In today’s technologically advanced world, there really is no reason why stay-at-home moms or moms on maternity leave cannot work from home. Working from home has great advantages for women who want to dedicate time to raising their children and staying current with today’s fast-paced business world. While a laptop is usually all you need for some occupations, you could benefit from setting up a virtual office.
You will eventually need:
- a desk/workspace
- laptop or desktop (or both) I had an iMac and then purchased an ASUS. I actually had a couple of clients whose software would not run well on my iMac.
- Printer/Scanner. Color if possible, depending on what your trade is.
My current office is combined with my laundry room. While writing doesn’t seem as daunting a chore to me as washing and ironing, it was the only space in the house where I could pretty much ensure no one would bother me. After all, only around supper time does anyone venture over to the laundry room in search of Chef Mom. Its always been considered Mom’s room. From this space, I sit for hours writing and folding towels. I haven’t mastered the art of doing both, but maybe one day.
Setting up your workspace is important. It does not have to be fancy or expensive. You could work from your dining room table during the quiet times in your home, you know best what time that is. It helps though, if you look for the quietest place in your house, and set up shop there. But first thing’s first. If you are currently working, there may be a way to earn income at home.
More and more employers are becoming open to virtual work. While the concept is still in its toddler stages, it is up to us, the virtual foresighter’s, to demonstrate to employers the benefit of this work style. If your current employer is not set up for that, it’s ok, just think outside the box. If you are pregnant and working, enhance any technical skills you can while you are still working
I can tell you right off the first 6 weeks is going to be impossible working from home when you have the baby, even with help. You are after all working at “thee most important job”. But then as baby gets on schedule, and your body accustoms to the fewer hours of sleep, you will want to do some of the following:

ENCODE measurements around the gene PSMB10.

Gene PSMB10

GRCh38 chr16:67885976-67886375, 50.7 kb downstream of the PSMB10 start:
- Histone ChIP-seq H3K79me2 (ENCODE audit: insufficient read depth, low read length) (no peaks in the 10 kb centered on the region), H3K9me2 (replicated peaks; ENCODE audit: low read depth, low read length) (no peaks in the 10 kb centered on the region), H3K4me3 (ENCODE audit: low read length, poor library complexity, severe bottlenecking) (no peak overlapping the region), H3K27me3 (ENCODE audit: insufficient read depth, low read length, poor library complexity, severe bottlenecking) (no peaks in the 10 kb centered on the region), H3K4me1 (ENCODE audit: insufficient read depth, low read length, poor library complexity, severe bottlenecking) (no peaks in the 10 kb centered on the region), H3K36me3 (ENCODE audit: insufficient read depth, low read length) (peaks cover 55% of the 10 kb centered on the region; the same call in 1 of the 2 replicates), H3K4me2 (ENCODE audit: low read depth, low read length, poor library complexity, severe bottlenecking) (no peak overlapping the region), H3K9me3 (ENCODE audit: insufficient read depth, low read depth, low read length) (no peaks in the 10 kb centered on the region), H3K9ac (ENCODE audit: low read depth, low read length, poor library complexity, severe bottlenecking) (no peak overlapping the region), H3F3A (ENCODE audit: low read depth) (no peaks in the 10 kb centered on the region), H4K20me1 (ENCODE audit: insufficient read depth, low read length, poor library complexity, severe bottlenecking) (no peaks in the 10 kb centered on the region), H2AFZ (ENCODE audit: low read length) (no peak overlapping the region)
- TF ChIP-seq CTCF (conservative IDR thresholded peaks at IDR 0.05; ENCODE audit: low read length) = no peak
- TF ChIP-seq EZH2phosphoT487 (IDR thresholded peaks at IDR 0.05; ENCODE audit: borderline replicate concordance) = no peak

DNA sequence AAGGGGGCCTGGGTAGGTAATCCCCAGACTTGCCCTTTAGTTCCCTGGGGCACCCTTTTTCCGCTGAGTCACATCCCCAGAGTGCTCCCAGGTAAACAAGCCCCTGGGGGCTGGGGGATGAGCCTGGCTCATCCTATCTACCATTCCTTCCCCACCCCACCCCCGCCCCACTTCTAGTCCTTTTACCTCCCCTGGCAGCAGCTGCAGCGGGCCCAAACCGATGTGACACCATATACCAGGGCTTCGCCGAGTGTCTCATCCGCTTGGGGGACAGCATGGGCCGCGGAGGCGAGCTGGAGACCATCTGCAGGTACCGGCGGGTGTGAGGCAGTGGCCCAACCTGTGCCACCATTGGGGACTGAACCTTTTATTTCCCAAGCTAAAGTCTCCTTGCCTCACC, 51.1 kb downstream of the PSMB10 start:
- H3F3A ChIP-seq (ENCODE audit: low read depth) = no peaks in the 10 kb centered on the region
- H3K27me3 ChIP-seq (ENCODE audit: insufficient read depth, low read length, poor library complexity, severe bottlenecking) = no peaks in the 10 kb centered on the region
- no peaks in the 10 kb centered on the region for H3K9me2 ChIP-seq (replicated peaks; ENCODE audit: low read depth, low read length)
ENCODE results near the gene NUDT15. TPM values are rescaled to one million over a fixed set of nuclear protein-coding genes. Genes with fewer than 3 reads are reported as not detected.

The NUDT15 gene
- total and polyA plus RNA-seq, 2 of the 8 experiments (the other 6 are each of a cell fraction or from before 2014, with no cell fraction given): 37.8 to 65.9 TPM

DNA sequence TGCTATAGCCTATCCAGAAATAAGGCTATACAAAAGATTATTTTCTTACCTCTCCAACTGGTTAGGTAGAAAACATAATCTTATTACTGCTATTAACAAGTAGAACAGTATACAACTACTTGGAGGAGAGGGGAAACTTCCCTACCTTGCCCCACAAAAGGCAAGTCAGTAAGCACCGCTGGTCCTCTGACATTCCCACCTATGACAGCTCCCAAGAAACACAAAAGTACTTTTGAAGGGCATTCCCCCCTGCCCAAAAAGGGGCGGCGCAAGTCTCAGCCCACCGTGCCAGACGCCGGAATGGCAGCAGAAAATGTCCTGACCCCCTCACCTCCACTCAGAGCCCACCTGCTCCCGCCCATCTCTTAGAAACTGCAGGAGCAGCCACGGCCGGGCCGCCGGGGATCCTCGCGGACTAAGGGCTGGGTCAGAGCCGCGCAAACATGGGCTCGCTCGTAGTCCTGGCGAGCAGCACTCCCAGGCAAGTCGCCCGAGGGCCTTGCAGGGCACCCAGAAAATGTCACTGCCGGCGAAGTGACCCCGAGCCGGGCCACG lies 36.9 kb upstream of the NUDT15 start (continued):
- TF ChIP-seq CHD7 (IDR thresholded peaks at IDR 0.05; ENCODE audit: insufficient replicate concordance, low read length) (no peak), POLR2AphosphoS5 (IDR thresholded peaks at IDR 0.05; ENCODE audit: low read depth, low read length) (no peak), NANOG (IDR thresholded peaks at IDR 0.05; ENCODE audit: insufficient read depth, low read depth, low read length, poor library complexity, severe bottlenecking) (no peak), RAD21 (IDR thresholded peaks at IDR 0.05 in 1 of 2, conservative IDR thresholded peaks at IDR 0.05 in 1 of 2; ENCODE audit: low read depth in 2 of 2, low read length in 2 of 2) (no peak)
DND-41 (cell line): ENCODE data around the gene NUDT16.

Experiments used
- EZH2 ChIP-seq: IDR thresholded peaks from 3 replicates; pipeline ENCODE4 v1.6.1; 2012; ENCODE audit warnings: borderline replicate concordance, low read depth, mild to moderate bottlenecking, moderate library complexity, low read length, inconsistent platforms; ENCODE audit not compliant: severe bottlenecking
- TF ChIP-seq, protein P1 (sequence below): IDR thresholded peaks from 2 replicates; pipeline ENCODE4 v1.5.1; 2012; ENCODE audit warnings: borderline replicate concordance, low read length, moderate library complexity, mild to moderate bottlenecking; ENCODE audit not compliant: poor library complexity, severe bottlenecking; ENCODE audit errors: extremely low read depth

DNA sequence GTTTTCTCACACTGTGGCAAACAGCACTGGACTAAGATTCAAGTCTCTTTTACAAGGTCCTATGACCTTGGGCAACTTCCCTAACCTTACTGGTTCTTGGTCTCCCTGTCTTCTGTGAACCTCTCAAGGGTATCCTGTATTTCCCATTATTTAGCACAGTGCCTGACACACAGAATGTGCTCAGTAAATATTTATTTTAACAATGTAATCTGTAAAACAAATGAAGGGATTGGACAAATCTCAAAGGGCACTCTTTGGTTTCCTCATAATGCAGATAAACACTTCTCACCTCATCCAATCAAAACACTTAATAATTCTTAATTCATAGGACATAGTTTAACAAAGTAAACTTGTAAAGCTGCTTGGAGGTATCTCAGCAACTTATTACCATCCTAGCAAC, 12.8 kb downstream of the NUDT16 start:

- Ask yourself what it is you are going to want to do. Full-time mommy? That’s okay, but make sure that is what you want. Otherwise, try and figure out what you can do maybe on a part time basis, or to prepare for returning to work. Do you want to keep working in the roles you have worked prior to being a Mom
- Keep in touch with your colleagues
- Update your resume
- Keep your skills current
- Practice Interviewing
- Explore work from home situations, but be careful, there are A LOT of scams out there as it relates to this. Normally real work from home situations pay you, not the other way around.
My daughter opened a Mickey Mouse custom ears company so she could work from home. Her website MouseKrisEars.com has a lot of great Disney World custom ears and apparel. Her business is really taking off, and provides supplemental income while she is at home with her newborn. She makes a some money and is able to be with the baby all day. A win win.
When I had my kids, I took my maternity leave, but returned to work (legal field) after three months each time. Thankfully, I had my Mom’s help. Mom would come over in the morning and look after the younger kids and then picked up the older children after school. Many nights, she would leave after my husband arrived and I was still at the office. After she passed away, my boss and I worked out a schedule where I was able to pick up the kids after school, and then work from home. This schedule worked well for us for years. Not all bosses will do this, many won’t. But, if you are a valued employee and demonstrate that you can get things done, it may be an option. It doesn’t hurt to ask, or set yourself up for such an arrangement.
The bottom line is that women today are able to be both mother and employee. Figure out what works best for you in this scenario. I know careers are important, but never forget that the contribution you make in your child rearing is short compared to the length of time you will have to work in the business world. The most valuable and important work you will do is to raise a strong, independent, kind, considerate, compassionate human being. If you are able to do it, don’t think twice about it. It is the most important job you will ever have.
Stay tuned for next week’s Employable Mom Series – The Example We Give Our Kids.